Delectable Japanese-styled, French gourmet
The French are known for their culinary art while the Japanese, their attention to detail. When put together, the result is often impressive.
I found one such example at Beni. The 15-seater restaurant at Mandarin Gallery conjures French fare, the Japanese way.
The restaurant, which means ‘crimson red’ in Japanese — thus lending an auspicious touch — and ‘blessed’ in French, aims to provide guests a cinematic experience. Red velvet curtains are drawn to reveal a dimly lit dining room. The interior is kept simple, if not bare, with just soft lighting bouncing off angled mirrors on the walls. What I’m meant to do is focus on each dish that’s plated in front of me.
Menus are kept simple, with two sets each for both lunch and dinner, priced at $118 and $228, and $188 and $298 respectively. The latter dinner degustation features a stellar 10-course line up, including a starter of your choice. All dishes, with the exception of the Ozaki wagyu A5, change according to the catch of the season.
With an almost theatrical effect, three Japanese chefs appear from the kitchen, separated from the dining room by automatic sliding doors. All three were personally approached and selected by Hashida Group — owner of Beni, Hashida Sushi and Hashida Garo restaurants — to set up Beni. The trio was involved from the get-go, from conceptualising the interior right down to selecting tableware.
The chefs get down to business. Tanoue places a spoonful of Gyokuro tea leaves into a glass teacup, before pouring hot water that barely covers the leaves. When I’m done drinking the tea, Tanoue collects the cup, adds a dash of olive oil and a sprinkle of sea salt before returning it to me. “It’s a salad," he laughs. I nibble on the leaves. An aroma fills my mouth; the salt has intensified the flavour of the leaves, bringing out the unmistakable umami taste.
The entrees are paving the way for an unforgettable night. The blue lobster salad is coated in a light and creamy artichoke puree, and delivers the right amount of crunch. The pan-seared Hokkaido scallop (an additional $22) is done to perfection. The foie gras, done two ways — with Sangria jelly and mango chutney — whets the appetite. Dishes are served one after another, with just enough time to spare in between. All three chefs take their turns at the counter, adding finishing touches to each plate.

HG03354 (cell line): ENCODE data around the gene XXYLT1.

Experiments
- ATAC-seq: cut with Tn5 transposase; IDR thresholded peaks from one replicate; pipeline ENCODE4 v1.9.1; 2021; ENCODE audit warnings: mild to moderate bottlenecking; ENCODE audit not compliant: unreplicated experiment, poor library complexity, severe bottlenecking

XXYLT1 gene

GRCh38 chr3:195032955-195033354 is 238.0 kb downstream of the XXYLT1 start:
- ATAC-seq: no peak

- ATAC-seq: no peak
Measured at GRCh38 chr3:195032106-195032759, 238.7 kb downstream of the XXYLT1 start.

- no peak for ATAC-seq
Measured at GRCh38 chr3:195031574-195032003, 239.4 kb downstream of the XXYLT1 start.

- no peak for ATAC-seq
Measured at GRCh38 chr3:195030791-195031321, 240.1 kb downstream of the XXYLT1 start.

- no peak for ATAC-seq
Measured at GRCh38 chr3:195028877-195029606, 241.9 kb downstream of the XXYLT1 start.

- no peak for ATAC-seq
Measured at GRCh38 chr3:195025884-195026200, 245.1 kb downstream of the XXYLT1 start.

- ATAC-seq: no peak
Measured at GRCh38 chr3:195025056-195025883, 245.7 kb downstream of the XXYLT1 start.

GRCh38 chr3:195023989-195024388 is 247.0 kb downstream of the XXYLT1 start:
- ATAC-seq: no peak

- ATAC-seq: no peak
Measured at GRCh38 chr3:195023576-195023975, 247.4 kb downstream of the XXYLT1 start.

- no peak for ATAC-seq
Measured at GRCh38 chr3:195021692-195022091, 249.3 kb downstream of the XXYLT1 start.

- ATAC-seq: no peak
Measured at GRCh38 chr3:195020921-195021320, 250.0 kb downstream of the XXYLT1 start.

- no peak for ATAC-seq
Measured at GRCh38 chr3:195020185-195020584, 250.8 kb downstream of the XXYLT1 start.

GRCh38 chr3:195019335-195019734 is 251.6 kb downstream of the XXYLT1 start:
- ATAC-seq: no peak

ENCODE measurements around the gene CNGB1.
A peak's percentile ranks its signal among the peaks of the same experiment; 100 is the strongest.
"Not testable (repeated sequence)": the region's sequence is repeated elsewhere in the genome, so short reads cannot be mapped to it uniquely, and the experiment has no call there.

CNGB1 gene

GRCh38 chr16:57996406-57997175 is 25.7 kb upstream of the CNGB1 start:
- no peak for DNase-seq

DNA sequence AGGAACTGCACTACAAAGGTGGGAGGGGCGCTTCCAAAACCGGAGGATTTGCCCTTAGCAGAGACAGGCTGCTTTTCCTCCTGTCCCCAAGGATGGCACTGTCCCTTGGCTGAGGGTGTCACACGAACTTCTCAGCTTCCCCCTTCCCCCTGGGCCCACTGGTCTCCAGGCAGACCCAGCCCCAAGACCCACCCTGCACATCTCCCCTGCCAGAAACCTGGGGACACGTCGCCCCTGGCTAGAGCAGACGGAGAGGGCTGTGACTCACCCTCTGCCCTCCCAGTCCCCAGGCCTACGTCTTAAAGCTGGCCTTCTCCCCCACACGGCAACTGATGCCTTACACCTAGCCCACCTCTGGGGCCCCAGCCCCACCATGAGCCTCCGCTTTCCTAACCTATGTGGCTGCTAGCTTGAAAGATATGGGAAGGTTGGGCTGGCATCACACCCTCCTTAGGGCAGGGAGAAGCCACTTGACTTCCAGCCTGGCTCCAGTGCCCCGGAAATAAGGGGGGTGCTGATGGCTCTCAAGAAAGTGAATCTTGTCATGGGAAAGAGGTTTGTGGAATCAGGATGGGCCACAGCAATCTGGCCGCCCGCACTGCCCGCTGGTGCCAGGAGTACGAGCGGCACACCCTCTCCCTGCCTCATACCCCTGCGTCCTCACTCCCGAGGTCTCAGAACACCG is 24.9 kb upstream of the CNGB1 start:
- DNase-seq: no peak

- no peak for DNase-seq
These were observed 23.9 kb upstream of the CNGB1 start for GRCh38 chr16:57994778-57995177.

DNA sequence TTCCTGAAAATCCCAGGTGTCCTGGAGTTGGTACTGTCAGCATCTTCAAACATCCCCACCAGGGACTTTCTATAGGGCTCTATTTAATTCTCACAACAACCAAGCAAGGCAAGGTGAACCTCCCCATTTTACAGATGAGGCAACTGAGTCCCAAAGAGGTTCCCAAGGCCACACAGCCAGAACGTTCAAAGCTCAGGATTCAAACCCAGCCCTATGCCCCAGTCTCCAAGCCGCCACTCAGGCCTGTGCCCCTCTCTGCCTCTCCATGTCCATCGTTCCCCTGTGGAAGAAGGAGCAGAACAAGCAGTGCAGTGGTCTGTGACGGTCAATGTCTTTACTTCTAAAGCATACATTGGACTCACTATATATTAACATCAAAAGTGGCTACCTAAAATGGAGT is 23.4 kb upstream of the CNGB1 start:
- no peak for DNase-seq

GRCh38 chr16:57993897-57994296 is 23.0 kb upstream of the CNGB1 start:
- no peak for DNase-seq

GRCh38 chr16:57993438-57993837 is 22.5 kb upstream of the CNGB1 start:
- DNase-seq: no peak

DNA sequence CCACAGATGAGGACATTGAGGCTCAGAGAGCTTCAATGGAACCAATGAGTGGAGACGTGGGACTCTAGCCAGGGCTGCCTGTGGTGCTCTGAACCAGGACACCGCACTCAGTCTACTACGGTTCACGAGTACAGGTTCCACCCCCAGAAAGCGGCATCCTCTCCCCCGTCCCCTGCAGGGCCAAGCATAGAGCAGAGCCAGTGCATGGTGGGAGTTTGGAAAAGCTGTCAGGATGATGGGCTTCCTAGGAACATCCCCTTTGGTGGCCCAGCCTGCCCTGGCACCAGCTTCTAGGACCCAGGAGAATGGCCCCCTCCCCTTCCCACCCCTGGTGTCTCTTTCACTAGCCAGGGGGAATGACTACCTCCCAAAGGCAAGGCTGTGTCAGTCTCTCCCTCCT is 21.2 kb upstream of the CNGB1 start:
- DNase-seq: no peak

Then come the mains. The first is a pan-fried tilefish, done Matsukasayaki style. The scales are left on the fish, but are fried till crisp, providing a twist to the tender meat. I have high hopes for the Ozaki wagyu A5, and I’m not disappointed. The dish is generously showered with Italian truffle. I’m told that the season for white truffle is starting, and Beni will soon be switching to that. My taste buds are tingling with each bite. Unlike other wagyus, this one isn’t too fatty, but still oozes with flavour.
Yamanaka explains his choice of Ozaki wagyu. “We want our wagyu to be known for its taste, and not just the marbling," he says. The wagyu, named after the breeder Muneharu Ozaki, is the only beef in Japan to be named after the farmer, instead of the place where the usual wagyu cattle is reared. Ozaki feeds the cows by hand every day, and slaughters just 26-30 cows a month. “With the high demand and significantly lower supply, we are lucky to be the only restaurant in Singapore to serve the tenderloin and sirloin cuts. No other restaurant in the city has access to it," he beams.
Throughout the meal, we are served Royal Blue Tea, a semi-fermented cold brew tea that uses ‘hana’ green tea leaves grown in China. It takes up to six days to brew the tea. Sommelier Hiromi Maraoka explains that the method of cold brewing keeps the tea fresh. The result? A light green tea flavour with a burst of jasmine.
I’m stuffed by the time I’m done with my pre dessert, a raspberry grosse with yoghurt granite. Miraculously, I manage to polish the apple tart that offers a light bitterness from the caramelisation.
I leave the restaurant satisfied, wondering if I’ll ever get to enjoy another meal that can top this. Beni may have recently opened, but I’m excited to head back on a regular basis just to give my tastebuds a surprise.
333A Orchard Road